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Page-Level SEO Tutorial – Part 1 of 3

Forget what you’ve heard about SEO procedures for just a moment. Search engine optimization is not dead, dying, or going anywhere. Like a fine wine, SEO is evolving, maturing, and becoming significantly more intelligent.

Now, about those things you’ve been hearing lately, mainly:

  1. Goodbye SEO, Hello DPR
  2. SEO is Dead
  3. Etc, etc, etc.

Fundamentally, you simply cannot rank for a given keyword or group of related keywords by simply getting online magazines and newspapers to link to your website. Will it help later on in the game? Absolutely. However, the first principle of SEO (at least in my opinion) is Relevancy, not Popularity, which is a close second.

Therefore, it’s up to you to create content that’s both relevant to the keywords you’d like to receive traffic from, while also being useful to the visitor – so useful in fact that they would never in a million years return to the search results and choose a competitor, or worse, click the Feedback link and report the site as being irrelevant. See example below:

Send Feedback Link

On every Google SERP (Search Engine Results Page) there is an option to click “Send Feeback” and submit feedback via a pop-up form.

Let’s Get Relevant

In this 3-part tutorial, I’m going to walk you through several page-level SEO focal points you can give attention to that may help specific pages on your website perform better. By better, I mean receive more long-tail search engine traffic, earn organic links, and invoke the natural desire to share pieces of (or the entire) web page.

If you’re following along in Google Search Console, we’re going to be exploring and monitoring the section labeled Search Traffic > Search Queries and will be using the Top Pages tab.

User Experience Must Come First

Five years ago, I would have suggested doing keyword research first when optimizing a web page. However, it’s too easy to turn great content into crap if you’re thinking about search engines and not your target demographic.

Start with a Survey

If you’re in the pool cleaning business, working on a page that will likely be focused on “pool cleaning service” (regardless of what terms we’ll actually use later), take an hour and survey your customers. Ask them what they like about your service. Ask them what they dislike about a previous service they might have used. Ask them what they think you can improve on or what they’d like to see included or not included in their routine pool cleaning.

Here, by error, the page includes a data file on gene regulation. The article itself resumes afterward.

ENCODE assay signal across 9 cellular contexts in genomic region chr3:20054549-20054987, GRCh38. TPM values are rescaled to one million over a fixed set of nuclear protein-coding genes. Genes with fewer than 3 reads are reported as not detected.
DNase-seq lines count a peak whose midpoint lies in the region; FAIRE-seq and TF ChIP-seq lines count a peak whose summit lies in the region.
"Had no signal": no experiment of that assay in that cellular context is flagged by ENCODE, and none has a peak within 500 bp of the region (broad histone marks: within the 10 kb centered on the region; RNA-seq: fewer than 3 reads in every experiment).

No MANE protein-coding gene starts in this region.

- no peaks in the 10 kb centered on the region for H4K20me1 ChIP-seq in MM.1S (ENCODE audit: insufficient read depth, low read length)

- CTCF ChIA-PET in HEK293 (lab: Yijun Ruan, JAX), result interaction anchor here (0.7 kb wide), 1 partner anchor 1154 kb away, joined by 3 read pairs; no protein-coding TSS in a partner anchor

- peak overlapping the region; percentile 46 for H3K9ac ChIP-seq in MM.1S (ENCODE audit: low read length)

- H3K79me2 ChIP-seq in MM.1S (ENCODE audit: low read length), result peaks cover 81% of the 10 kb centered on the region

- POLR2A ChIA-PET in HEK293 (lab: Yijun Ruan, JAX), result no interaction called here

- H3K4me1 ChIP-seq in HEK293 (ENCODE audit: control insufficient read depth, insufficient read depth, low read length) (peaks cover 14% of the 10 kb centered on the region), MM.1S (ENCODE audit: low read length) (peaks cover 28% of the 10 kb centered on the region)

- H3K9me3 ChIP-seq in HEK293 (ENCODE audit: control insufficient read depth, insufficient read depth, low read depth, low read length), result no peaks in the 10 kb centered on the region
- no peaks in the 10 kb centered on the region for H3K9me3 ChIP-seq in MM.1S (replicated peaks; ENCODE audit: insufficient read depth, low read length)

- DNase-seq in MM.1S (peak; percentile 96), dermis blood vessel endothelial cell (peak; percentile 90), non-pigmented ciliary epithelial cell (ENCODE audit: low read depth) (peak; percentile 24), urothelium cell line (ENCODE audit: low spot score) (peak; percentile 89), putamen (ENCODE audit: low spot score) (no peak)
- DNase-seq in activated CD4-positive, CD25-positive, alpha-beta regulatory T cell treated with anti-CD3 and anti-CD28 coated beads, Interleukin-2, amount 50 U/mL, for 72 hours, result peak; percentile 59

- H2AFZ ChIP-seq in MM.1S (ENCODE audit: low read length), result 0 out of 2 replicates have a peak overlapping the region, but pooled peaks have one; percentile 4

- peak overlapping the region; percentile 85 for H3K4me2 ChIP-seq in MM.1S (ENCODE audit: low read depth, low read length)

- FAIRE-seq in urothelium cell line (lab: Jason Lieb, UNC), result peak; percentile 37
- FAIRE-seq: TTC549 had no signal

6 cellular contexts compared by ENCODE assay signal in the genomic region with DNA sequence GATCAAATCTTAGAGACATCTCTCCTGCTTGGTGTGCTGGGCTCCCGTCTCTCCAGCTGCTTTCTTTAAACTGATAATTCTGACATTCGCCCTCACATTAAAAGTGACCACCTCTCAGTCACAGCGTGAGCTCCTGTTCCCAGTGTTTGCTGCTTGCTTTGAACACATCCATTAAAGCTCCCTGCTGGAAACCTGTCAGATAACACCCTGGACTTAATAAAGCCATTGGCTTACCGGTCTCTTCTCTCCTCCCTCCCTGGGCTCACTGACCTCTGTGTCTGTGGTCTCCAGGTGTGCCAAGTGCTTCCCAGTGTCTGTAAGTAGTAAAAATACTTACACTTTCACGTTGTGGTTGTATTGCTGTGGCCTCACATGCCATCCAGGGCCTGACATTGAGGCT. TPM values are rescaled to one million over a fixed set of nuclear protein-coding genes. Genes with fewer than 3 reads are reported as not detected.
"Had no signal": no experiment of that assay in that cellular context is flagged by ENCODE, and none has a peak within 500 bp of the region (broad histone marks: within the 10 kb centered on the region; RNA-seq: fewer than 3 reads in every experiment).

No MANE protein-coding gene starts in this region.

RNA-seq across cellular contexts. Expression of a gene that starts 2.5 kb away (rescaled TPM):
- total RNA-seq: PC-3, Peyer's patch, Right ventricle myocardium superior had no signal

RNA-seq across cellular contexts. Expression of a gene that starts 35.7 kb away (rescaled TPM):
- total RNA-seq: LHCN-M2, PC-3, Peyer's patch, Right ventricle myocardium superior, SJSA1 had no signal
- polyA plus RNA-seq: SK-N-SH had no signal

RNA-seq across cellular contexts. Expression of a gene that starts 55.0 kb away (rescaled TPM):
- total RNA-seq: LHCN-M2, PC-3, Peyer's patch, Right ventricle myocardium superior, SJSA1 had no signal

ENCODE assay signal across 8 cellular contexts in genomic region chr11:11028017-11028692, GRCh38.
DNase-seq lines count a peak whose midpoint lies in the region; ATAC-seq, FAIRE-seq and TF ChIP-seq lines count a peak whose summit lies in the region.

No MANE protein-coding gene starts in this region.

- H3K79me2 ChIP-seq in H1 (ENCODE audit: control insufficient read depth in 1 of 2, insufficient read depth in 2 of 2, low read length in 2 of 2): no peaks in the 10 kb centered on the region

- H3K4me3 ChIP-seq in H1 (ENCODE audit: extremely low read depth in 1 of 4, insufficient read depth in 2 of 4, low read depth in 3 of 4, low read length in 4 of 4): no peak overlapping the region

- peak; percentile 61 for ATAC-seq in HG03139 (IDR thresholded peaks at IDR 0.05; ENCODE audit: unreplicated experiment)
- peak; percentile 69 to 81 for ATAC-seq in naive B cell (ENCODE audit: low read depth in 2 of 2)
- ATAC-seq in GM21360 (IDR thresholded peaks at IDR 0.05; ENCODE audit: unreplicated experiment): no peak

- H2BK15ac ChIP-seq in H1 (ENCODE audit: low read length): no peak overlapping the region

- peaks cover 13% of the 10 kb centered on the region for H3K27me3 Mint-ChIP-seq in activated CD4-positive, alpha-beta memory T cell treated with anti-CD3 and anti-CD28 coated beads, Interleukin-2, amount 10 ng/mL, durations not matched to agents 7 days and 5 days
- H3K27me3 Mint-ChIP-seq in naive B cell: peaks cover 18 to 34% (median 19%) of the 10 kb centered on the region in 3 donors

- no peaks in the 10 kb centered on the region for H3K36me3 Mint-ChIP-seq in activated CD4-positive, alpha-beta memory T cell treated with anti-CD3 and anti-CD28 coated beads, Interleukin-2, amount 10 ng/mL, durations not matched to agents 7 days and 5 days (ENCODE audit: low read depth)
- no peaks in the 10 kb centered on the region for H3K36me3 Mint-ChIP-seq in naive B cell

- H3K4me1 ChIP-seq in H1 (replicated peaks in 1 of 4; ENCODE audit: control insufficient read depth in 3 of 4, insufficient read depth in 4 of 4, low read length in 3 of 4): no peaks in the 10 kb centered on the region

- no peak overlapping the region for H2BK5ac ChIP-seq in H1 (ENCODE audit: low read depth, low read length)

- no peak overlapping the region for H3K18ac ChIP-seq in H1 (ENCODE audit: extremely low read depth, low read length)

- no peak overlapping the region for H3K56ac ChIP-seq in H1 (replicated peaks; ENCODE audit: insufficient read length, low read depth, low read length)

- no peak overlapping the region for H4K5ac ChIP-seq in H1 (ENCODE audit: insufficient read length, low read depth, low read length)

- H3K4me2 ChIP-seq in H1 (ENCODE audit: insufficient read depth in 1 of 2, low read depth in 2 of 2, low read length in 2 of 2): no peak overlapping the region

Be sure to ask the obvious question: “What words or phrases would you use to describe us if a friend or family member inquired about us?” Now we’re getting into some real SEO, not keywords that the AdWords Keyword Planner suggests you to spend your money on. Ooops, did I type that out loud?

Not enough data? Try Amazon Mechanical Turk for more suggestions, but be sure to start your survey title with “Pool Owners Only Please”.

Tabulate what you get back and sort your list by the most common answers. Let’s say your top 3 things were: always on time, low pricing, and macho unattached pool technicians. Now you know what sells; now you know how to deliver exactly what your audience is looking for.

Make Some Magic

Take those answers and go on a shopping trip at Fiverr.com for custom illustrations and graphics that fit the width of your page, and are so well designed that your visitors will immediately recognize their desired outcome the moment they hit the page.

If you’re designer is talented enough, visitors may even decide to click your “Pin It” or “Share on Facebook” button, which begins to satisfy search engine Popularity ranking signals. You do have those buttons show up over your images don’t you?

Other Usability Focal Points

Below is a list of elements that will play a crucial role in the visitor’s decision to stay, read more, convert into a lead, or (not good) return to the search results and cost you a point in your search engine user history profile. What, you didn’t know they were tracking user returns?

  • Trust logos – think BBB, TV logos if you advertise, or even a Chamber of Commerce badge
  • Testimonials – go crazy with this one, let that page scroll baby!
  • Intro video – for the love of Golem, please don’t autoplay your video, but do be authentic in it
  • List awards, honors and special recognitions – you earned them, brag about it
  • PageSpeed, page performance, and responsive design fit for any device

But most importantly, keep it simple, with one very easy to find call-to-action button, form and/or phone number. Don’t make them look for it, make them keep thinking about clicking it while they’re reading your page.

Checkout Neil Patel’s awesome example of a High Converting Landing Page here, at least for inspiration.

What’s Next?

In the next two tutorials, we’ll cover the challenging task of keyword research, followed by these focal points and more:

  • Title and meta description best practices
  • Open Graph and Twitter Card meta data
  • Headings, subheadings, and body content
  • Structured data for search snippets, made easy
  • Videos, images and beefy sitemaps for both
  • Breadcrumbs, cross-linking, and external links
  • Ego-bait and share-bait

Will you stay on for the journey?

If you’re optimizing a webpage while following along, please make a note of the page (if it already exists) and all of the data that appears in Google Search Console under Search Queries > Top Pages tab, for the last 90 days.

This is your baseline report. You’ll measure your success 90 days from the day you feel your page is well-optimized to see if you successfully generated more visits from more keywords than you had 90 days prior.

Until next time!

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